The Whiskey Rebellion was the first time that US troops were called out and that was By George Washington to force Vermont, an independent Republic, into the new nation. What fun history is and how ironic it is.
    That area of Ont looks like New England and the people still share an independent attitude. I should add that some of the early settlers were loyalist, your traitors, but now all of them fly the Loyalist flag, a Union Jack, lacking the cross of St. Andrew. So endth the lesson,and feel free to correct me where I'm wrong.

  2. Now you know why Gary's Blog, "Me, Boomer and The Vermilon River" is one blog I never miss. or click on the link under "blogs I follow."
    Thank You Sir, You just wrote the intelligent article I couldn't write. You are amazing and I'll raise a toast of Canadian Club on the rocks to you tonight!

  3. These really are such beautiful buildings.
    So original, and so much character in them.

  4. I love these!! They are such beautiful buildings and as holdingmoments wrote, they have so much character! Superb captures I might add. You really have caught the details that make them so outstanding! Fantastic post for the day!! Thanks for sharing! Have a great week!


  5. Excellent shots. I know in the mid west there are many old fences made up of stones gathered off the land. These barns and house are fantastic.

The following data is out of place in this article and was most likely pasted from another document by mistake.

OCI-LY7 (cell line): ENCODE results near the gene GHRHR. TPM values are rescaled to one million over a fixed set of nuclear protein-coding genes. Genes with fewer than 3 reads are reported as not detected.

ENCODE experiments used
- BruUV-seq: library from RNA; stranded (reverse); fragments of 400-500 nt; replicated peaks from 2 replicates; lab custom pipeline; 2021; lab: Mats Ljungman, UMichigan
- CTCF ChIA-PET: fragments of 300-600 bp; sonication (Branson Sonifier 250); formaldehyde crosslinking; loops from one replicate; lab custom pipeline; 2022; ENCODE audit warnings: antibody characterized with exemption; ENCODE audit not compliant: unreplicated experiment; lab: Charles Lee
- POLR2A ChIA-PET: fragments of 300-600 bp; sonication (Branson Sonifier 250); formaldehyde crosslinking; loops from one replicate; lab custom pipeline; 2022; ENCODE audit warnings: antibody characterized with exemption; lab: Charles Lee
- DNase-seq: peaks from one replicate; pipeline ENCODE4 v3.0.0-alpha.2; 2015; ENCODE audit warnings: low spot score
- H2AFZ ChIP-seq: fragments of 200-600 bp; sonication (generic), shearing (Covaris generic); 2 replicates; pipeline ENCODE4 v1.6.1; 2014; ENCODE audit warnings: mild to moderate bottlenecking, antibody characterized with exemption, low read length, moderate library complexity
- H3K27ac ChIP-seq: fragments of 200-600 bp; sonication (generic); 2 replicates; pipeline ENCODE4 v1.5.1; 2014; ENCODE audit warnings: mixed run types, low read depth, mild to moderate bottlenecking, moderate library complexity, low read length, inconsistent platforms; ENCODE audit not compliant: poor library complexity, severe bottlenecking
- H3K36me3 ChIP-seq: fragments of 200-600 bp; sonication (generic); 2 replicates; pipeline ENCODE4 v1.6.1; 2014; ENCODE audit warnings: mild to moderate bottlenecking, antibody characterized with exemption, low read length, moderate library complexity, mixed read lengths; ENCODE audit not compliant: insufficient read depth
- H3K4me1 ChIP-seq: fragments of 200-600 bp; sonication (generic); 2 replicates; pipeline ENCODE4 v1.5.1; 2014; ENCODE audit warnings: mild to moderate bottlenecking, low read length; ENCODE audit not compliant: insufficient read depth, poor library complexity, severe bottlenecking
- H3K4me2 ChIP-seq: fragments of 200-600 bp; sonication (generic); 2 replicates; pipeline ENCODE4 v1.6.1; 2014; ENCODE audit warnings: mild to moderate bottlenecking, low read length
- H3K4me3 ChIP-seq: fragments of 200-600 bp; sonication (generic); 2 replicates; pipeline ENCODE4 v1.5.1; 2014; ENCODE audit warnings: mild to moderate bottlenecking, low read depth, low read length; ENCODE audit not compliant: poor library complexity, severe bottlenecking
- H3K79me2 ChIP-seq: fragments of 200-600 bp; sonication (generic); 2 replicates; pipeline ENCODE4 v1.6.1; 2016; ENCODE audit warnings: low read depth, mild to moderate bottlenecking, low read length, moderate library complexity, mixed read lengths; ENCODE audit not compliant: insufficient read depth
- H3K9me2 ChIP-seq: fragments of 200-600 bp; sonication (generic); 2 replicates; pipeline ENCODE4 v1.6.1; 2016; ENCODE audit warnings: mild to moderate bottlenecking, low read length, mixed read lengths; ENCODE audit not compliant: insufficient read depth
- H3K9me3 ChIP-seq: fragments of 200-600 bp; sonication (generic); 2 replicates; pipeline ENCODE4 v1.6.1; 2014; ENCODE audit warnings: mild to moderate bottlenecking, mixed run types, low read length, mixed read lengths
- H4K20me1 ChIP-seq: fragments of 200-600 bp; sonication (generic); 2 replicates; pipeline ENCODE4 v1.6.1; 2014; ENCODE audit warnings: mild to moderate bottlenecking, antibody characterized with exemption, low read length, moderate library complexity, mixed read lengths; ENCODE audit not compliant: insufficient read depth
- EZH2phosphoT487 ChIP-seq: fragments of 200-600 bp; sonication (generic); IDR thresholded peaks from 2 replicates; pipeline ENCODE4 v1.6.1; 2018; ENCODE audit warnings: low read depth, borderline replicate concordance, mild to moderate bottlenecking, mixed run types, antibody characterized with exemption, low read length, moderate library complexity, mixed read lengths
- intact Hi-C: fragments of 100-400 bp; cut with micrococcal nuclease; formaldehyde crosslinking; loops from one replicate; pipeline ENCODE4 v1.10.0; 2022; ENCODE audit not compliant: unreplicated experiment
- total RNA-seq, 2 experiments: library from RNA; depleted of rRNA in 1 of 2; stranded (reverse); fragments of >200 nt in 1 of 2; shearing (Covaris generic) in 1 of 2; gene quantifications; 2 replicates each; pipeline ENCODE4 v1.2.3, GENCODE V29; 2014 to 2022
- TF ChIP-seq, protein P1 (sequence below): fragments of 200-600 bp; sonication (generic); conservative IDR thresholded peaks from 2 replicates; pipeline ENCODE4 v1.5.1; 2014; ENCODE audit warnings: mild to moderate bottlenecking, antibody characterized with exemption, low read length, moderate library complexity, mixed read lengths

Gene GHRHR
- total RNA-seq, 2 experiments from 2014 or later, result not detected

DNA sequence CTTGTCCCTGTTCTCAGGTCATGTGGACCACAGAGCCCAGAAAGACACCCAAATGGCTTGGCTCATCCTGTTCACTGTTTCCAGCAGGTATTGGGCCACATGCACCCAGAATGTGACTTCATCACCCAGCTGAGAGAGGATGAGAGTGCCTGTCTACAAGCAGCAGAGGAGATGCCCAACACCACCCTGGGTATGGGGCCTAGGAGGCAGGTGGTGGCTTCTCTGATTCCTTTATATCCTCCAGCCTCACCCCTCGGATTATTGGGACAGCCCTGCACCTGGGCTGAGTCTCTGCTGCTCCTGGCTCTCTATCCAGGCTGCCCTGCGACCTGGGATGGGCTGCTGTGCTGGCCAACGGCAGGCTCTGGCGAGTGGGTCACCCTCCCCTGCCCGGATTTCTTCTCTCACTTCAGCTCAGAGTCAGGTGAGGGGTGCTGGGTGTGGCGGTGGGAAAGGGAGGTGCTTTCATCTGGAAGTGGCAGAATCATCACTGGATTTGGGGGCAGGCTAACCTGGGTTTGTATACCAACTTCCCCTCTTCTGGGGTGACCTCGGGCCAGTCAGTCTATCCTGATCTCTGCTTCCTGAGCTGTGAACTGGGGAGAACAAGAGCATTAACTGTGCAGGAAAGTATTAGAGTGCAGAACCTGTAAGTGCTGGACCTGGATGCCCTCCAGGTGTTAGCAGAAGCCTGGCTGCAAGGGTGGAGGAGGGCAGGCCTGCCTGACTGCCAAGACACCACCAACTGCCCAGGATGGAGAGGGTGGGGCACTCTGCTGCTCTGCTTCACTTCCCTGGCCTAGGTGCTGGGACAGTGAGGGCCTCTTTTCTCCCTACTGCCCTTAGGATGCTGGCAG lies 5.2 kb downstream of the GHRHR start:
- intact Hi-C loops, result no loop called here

I like Tricia's 'Old Barn Theme' too and usually post one from out here.
    Good work. MB

  6. Really nice buildings, the roofs are awesome.

  7. Thanks everyone!

    The size of that roof on top of the 100 year old walls in the first picture illustrates your point!

    Small City,
    I have seen no stone fences around here! Wouldn't they look cool in a photograph!

    Thank you Sylvia,
    I don't think these buildings could take a bad picture!

    Holding Moments,
    I'm so glad you like these as much as I do. I'm having a barn party tonight here on line. It's 7:00 pm est so I still have an hour before I can put this up on Old Barns meme. I guess I'm a little anxious!

  8. I went crazy photographing barns in Indiana when I visited family...My aunt thought I was nutz...I have family in Battle Creek and Three Rivers MI, but dont get up that way very often. Wonderful photography-

  9. I LOVE these...I love stone houses. And barns have always been a favorite...and I have a bunch on either of my blogs.

  10. Those are great photos. Love the stone work, they really are a work of art!

  11. These fieldstone buildings are amazing. There are lots of barns in rural western Mass where I live but they're most all made of wood. We see a lot of old, run-down ones and even totally collapsing. Whatever their condition, I always have to stop and take a photo. There are a couple of barns out there that I've photographed again and again, in different seasons; at different times of the day.

    That last house with the uniform looking yellow fieldstone is gorgeous. I don't think I've ever seen a house quiet like that. But then again, I have never been to Michigan. :-)

    Take care,

  12. Thanks for the kind comments!
    Michigan's land mass is made primarily of glacial sediment left from the last ice-age. The granite stones these buildings were erected with were ground round by the Wisconsin glaciers comings and going. These old barns can tell the stories of 10 or more decades of a farm family's history if you can hear their quiet voices. Imagine working the same land your Great Grandfather turned, opening the same doors, and living inside the same stone walls.